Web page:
Why are we allowing the opposite to occur in neuroscience? I personally see medicine as an almost sacred profession based on the Hippocratic Oath of “doing no harm.” What happened to the modern healthcare? Perhaps, this observation is based on modern corporate medicine being incorporated tightly with industrial medicine. I thought the regulatory agencies are forcing “measures to cut cost” and implement so much of protocols, procedures, check lists and performance improvement measures, etc., In fact, in the field of neuroanesthesiolgy, there is a growing “push” to not to have highly specialized neuroanesthesiologists to care for neurosurgery patients and not to use so many well-known interventional procedures and pharmacological agents because of “no data to support the positive impact on patients’ outcome.”[
How can the investigational devices, non-FDA approved, take over the conventional standard neurosurgical clipping? I asked the question to the presenters and the attendees. A considerable number of patients worldwide suffered and died while the technology was being refined. The obliteration rate of endovascular coiling when started in 1996 was 8% and 18 years later ranges between 60% and 80%. Who paid the ultimate price of technological progress other than the patients? Surgical clipping has an established success rate of more than 90%. The approaches were refined but the aneurysmal clip itself remains practically unchanged. At the same time, the endovascular devices vary and evolve continuously. In fact, there are known cases of placing multiple stents and coils in the same patient.
When our colleagues introduced cardiac stenting, robotic surgery, and laparoscopic surgery, these approaches were justified because they were superior to the conventional open surgical techniques. Furthermore, the complication rate was not higher than that of the open techniques. Certainly, the failure rate to accomplish the surgical goal was not high. The discipline of Neuro-interventional medicine stands alone in adopting premature off-label devices with inferior results into routine practice.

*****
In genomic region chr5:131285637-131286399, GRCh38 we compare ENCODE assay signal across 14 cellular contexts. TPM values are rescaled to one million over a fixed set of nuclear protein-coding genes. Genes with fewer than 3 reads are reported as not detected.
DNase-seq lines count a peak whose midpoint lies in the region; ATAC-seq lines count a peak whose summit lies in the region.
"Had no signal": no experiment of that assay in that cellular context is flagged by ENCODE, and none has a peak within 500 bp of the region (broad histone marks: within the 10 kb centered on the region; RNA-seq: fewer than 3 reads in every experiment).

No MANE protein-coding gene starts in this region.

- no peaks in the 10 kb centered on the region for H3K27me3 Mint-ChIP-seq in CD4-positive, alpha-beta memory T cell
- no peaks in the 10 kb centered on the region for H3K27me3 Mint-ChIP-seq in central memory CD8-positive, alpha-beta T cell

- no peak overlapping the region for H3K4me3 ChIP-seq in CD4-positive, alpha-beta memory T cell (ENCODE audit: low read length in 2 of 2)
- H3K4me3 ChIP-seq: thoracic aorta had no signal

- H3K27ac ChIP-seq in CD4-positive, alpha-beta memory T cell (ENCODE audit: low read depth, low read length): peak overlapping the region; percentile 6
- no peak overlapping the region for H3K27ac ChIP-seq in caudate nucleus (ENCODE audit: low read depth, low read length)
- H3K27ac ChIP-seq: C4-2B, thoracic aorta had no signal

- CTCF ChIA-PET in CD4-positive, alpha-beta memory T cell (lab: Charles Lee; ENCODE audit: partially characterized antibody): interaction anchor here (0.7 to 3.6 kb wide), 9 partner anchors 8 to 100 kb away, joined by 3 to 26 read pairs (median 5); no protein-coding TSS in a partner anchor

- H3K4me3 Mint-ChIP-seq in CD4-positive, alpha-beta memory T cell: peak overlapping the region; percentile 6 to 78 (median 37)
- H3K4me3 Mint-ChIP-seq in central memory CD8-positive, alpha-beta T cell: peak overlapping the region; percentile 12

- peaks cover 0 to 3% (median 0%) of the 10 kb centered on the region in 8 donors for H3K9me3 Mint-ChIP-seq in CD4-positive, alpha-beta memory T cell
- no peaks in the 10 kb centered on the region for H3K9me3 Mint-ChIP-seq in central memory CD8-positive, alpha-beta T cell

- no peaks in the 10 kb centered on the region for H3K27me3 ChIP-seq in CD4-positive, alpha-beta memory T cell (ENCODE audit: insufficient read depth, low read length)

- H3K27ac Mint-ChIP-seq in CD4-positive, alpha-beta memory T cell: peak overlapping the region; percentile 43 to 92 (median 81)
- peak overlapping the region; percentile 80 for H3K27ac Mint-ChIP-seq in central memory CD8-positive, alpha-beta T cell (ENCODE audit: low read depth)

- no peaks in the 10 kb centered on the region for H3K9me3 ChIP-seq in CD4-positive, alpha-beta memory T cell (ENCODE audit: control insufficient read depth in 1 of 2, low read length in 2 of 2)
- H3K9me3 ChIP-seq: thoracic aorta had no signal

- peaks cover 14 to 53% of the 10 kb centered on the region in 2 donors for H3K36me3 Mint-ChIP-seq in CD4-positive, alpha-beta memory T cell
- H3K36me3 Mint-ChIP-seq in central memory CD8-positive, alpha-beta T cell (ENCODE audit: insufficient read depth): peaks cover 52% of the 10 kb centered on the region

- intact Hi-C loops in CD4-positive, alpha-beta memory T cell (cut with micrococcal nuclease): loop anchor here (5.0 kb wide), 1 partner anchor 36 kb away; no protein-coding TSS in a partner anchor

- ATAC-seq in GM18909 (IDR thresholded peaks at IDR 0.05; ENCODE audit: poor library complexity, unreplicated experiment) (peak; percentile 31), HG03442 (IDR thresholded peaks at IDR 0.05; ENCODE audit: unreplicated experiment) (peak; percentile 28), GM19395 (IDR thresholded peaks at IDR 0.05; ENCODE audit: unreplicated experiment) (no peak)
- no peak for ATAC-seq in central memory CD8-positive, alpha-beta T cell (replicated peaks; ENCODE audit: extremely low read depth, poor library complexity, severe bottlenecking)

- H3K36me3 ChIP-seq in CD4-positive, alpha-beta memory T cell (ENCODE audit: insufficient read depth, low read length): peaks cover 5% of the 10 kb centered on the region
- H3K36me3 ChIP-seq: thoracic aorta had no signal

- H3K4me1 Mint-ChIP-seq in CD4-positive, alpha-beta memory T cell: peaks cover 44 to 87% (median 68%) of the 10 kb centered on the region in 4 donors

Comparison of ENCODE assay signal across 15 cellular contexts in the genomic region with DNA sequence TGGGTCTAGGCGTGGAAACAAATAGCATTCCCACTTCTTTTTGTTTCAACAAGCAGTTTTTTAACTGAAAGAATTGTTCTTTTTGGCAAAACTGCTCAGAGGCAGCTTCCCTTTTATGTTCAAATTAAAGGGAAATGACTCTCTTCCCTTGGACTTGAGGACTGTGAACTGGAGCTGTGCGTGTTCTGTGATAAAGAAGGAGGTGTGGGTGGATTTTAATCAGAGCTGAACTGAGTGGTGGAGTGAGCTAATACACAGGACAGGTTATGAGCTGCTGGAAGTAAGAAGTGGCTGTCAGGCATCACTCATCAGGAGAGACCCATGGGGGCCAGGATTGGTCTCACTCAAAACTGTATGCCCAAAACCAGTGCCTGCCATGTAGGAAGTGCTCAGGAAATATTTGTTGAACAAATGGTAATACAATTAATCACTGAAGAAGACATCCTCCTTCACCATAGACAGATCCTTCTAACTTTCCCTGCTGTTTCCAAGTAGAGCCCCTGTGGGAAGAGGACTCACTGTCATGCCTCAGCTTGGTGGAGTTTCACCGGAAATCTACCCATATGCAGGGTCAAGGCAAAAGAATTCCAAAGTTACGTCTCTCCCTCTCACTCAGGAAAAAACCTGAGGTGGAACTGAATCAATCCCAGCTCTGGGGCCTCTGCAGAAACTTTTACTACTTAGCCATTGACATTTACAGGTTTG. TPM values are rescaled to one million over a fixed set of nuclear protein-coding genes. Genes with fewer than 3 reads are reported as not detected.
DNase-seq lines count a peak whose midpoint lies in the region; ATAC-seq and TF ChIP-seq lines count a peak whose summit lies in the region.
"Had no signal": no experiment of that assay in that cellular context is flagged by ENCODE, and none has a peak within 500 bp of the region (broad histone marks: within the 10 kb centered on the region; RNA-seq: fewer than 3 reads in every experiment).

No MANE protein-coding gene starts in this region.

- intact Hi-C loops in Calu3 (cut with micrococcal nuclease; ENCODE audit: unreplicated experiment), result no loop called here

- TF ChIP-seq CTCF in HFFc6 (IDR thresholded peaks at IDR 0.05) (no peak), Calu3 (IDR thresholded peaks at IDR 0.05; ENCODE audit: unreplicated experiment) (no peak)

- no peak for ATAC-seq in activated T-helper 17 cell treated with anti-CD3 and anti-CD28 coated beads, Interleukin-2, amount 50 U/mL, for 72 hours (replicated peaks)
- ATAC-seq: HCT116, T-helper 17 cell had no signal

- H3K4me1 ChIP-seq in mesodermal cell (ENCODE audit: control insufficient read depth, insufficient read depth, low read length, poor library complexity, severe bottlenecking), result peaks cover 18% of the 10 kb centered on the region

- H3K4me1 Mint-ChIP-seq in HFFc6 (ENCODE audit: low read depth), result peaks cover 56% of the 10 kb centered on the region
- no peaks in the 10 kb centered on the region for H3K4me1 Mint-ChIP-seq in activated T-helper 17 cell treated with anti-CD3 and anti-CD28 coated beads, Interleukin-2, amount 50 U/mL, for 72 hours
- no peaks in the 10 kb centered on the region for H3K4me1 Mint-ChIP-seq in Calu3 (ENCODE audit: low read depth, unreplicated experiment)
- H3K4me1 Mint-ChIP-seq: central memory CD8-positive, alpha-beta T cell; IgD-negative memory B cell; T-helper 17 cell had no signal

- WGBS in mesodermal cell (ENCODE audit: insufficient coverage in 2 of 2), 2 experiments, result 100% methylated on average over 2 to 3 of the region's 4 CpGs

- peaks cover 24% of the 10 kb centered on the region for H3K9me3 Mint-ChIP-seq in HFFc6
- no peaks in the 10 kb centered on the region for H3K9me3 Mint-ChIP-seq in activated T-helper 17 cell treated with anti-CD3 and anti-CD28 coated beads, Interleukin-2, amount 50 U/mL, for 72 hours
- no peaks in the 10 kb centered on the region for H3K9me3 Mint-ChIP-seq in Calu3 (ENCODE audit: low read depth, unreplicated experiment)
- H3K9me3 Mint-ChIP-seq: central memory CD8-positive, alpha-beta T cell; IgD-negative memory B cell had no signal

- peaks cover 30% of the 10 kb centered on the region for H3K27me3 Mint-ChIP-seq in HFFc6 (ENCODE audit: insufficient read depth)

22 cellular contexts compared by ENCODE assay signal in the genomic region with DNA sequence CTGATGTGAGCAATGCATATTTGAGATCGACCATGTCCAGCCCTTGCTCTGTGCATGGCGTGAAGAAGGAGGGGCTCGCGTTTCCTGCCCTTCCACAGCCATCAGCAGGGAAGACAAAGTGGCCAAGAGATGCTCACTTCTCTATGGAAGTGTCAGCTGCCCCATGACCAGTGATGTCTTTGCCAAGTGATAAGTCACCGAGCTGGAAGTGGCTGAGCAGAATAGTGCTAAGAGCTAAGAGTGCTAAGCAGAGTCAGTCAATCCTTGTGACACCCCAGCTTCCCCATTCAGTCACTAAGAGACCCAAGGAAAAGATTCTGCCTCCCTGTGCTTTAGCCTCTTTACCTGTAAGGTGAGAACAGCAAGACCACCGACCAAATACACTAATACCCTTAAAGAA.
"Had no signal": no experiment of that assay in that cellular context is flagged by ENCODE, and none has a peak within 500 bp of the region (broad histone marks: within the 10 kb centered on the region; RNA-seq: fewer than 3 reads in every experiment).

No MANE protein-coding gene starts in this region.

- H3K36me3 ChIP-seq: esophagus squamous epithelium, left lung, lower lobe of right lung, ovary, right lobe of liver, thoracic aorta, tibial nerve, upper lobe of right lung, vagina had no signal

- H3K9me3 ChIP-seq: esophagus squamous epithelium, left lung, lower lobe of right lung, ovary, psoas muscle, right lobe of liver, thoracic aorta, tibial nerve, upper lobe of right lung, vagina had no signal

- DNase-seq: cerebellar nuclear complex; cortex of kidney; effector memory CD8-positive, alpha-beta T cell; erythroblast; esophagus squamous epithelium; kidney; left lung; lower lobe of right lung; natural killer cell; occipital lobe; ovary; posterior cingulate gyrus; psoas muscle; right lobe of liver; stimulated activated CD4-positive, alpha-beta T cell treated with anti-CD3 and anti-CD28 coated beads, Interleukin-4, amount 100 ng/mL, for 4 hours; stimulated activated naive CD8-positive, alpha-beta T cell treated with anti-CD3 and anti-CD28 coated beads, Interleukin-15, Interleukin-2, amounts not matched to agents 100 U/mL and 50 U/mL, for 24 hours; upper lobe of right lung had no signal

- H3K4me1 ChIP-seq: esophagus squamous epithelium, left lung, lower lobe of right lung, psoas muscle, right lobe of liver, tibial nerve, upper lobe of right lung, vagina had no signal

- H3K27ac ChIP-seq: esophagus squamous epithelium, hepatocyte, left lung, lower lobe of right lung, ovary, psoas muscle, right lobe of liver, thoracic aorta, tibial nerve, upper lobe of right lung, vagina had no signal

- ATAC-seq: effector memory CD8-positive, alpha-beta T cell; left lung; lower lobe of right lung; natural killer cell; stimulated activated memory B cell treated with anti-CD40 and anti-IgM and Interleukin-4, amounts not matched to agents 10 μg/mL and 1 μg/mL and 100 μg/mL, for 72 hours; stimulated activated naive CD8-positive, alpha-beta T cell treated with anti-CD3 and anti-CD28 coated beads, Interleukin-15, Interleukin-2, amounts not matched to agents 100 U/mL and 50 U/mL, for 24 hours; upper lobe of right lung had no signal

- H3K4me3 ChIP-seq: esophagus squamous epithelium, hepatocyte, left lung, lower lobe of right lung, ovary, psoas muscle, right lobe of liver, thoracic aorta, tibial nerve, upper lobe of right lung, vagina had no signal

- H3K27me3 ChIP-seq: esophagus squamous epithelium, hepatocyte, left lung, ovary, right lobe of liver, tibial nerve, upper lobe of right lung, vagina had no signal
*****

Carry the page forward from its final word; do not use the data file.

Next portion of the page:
In this current age, technology and newer treatment modalities should only replace the conventional techniques if shown to be superior to and achieving the standard surgical goals. Like any other experimental devices, endovascular devices should not be an exception. There is no rush, we currently have a standard alternative with remarkable results. The use of these devices should be restricted for “passionate use” in humans and limited to the laboratory. Only when fully developed and approved in experimental studies performed in humans and proven superior to surgical clipping should such techniques be adopted.
Patients have become victims of the endovascular technology and we as medical and scientific community should not allow hospitals to practice endovascular treatment as a first choice. In highly developed nations in 2014, it is not appropriate to subject so many patients to experimental off-label devices for the sake of “cutting-edge technology” and the “learning curve.” Neuroscientists and hospitals should not adopt or encourage such management strategies. The use of endovascular devices in aneurysm treatment should not be indiscriminate within the framework of “stroke management” The off-label devices should not be described as “superior” to the old conventional “surgical clipping.” Such approach leaves patients with no options. I expect that the regulatory committees will look into this matter and ensure patients’ safety through strict guidelines on the use of endovascular devices.
By the end of the one-day symposium and the “practical dinner,” I felt obligated to write this letter to the editor. I was disappointed to learn about the “innovative techniques” that were not safe in management of ischemic and hemorrhagic strokes.